After a visit to a bicycle shop I realised that I need to increase my budget. It makes sense to buy the more expensive bike, as it’s more fun, nicer to ride, and I totally need the fancy features, right?
With this premise I was happy to find Olof Hoverfält‘s post about data-supported decision making. In the genius piece, Olof uses his wardrobe as a case-example of the effect of value-vs-cost. Through meticulous data collection over three years (and counting) he is able to make informed statements about clothing categories, quality, pricing, value, cost of preference, and actual frequency of use. The significance of the post is that it explains important concepts of informed decision making in familiar terms and a relatable context.
Let’s take a look at some highlights.
Real cost. Expensive can be cheap and vice-versa. You can’t know the real cost of an item unless you know it all: purchase price, depreciation rate (or lifetime + value at divestment), actual frequency of use, and quality. A pair of shoes may cost a lot, but if they’re used daily during the looong winter and they can take it (durability), they turn out very cost-effective.
Category differences. There may be subtle differences between seemingly similar categories. Every item in knitwear category is available for wearing every day (unrestricted category). Underwear may spend days in wash cycle after use, becoming available after a significant delay (resricted category). Value of investments can’t be compared directly across categories as the competitive attributes are different.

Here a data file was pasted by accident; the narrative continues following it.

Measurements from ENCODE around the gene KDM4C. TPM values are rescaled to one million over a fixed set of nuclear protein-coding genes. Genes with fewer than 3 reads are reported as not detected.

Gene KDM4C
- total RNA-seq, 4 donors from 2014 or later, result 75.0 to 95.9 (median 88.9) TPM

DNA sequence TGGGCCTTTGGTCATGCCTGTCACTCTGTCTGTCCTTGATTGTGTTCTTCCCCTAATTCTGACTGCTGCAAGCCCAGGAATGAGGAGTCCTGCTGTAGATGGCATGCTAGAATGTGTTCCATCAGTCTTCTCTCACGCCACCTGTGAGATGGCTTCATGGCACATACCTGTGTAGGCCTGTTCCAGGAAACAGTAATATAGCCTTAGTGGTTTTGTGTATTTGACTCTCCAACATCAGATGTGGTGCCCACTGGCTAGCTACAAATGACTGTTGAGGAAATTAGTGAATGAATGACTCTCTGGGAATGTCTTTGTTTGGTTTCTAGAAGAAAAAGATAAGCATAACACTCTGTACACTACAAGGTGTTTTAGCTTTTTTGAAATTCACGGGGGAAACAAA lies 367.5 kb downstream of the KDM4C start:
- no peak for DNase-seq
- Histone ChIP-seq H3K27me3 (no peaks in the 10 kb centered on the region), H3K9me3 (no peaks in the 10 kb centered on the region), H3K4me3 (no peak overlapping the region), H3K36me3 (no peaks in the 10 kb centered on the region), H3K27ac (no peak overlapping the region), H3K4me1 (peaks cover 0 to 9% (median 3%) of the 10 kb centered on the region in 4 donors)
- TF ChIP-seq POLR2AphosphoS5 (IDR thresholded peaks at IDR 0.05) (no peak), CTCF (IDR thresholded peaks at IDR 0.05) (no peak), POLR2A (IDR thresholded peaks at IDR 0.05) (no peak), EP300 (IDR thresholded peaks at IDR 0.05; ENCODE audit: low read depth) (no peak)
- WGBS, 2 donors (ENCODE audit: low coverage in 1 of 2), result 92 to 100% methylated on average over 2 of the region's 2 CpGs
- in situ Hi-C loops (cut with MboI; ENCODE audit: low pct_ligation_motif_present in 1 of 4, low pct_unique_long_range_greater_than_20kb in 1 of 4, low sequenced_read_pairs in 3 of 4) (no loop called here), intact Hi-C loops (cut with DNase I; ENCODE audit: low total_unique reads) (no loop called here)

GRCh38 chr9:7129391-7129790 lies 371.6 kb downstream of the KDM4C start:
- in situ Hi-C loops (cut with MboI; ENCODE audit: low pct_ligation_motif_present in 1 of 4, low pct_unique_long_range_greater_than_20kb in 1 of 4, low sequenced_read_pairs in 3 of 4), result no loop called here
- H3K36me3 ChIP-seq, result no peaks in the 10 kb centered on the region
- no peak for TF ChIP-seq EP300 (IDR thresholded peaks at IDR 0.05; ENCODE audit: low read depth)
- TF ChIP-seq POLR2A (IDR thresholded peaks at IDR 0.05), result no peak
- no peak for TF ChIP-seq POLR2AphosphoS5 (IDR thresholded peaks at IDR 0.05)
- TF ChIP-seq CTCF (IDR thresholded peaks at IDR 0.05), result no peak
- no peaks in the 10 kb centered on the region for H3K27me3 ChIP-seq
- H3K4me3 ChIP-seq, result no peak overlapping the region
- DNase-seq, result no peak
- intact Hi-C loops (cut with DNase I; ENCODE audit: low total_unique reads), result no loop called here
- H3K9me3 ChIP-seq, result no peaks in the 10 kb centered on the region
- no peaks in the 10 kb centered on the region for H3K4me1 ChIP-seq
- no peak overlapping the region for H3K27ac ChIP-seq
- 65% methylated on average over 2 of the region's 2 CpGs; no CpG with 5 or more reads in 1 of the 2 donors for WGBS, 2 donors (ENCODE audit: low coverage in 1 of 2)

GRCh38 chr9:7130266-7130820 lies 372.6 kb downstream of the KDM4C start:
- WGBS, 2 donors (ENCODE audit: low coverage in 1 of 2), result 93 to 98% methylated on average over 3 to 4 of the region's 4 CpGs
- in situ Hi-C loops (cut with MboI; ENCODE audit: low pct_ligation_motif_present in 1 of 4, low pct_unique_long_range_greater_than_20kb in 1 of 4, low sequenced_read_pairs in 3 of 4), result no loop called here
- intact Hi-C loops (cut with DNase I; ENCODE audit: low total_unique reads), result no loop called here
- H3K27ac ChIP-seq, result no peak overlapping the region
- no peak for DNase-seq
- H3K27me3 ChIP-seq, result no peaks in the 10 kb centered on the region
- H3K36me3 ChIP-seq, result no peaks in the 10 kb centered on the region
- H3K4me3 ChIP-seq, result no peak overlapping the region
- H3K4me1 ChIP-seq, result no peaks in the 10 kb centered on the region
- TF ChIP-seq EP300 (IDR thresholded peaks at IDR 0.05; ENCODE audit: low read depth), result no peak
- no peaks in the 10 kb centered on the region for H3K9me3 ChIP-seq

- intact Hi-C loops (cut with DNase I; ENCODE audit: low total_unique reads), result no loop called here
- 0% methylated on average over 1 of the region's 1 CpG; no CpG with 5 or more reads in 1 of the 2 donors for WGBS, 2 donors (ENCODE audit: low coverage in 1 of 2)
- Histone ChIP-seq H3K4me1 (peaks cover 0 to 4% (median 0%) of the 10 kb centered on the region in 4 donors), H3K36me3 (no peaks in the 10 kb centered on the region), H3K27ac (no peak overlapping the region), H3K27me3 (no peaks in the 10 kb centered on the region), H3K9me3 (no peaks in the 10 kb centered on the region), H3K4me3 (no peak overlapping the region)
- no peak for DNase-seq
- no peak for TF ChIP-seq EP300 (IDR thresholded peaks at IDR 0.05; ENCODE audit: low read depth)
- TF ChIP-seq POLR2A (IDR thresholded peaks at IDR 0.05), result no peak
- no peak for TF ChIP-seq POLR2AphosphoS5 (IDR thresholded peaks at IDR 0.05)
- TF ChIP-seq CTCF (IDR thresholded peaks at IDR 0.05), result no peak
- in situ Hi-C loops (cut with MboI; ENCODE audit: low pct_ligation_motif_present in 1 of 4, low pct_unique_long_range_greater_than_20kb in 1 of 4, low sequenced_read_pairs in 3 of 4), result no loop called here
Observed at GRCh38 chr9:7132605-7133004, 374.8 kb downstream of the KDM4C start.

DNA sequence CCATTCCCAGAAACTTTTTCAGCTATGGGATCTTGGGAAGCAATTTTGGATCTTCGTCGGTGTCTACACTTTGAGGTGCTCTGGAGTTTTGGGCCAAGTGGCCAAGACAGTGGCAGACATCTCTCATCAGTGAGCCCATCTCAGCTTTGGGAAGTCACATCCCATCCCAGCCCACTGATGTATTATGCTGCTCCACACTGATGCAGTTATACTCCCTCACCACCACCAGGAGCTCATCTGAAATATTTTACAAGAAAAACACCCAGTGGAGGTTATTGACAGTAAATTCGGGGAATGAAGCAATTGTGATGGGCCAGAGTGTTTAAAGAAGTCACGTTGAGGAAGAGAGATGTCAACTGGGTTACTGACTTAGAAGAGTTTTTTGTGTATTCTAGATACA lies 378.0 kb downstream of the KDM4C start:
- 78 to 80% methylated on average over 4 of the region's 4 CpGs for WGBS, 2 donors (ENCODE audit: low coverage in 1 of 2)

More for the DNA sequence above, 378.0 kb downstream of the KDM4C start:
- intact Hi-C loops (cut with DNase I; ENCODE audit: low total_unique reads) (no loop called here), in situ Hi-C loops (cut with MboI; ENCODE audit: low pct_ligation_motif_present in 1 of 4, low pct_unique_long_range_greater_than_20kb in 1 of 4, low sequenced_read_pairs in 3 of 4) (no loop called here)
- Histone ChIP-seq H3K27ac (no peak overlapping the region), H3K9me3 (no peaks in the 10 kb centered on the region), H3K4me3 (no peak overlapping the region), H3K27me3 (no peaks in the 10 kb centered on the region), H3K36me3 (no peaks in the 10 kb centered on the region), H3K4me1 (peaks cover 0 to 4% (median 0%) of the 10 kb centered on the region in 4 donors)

Cost of quality. The definition of quality is not obvious. Durability is a factor, so it makes sense to buy cheap and durable items. But it makes no sense to buy cheap and durable items that are used very rarely. An expensive shirt may not be cost effective but has other attributes: nicer style and cut, better details and materials, etc. There is a cost related to perceived quality, and the cost can be quantified. In Olof’s post, the cost of “fancy shirts” is 500 euros per year.
Value of long term data. You’d think that after a year of daily tracking you’d have a pretty good data set for making informed decisions about something as simple as clothes. Not so: Olof’s analysis after a year is very different from after three years, and the results keep changing as more data flows in. The actual frequency of use may be very different from the estimate. In terms of data the saying holds: The best time to plant a tree is 20 years ago, the second best time is today.
The data collection template is available at https://hoverfalt.github.io/.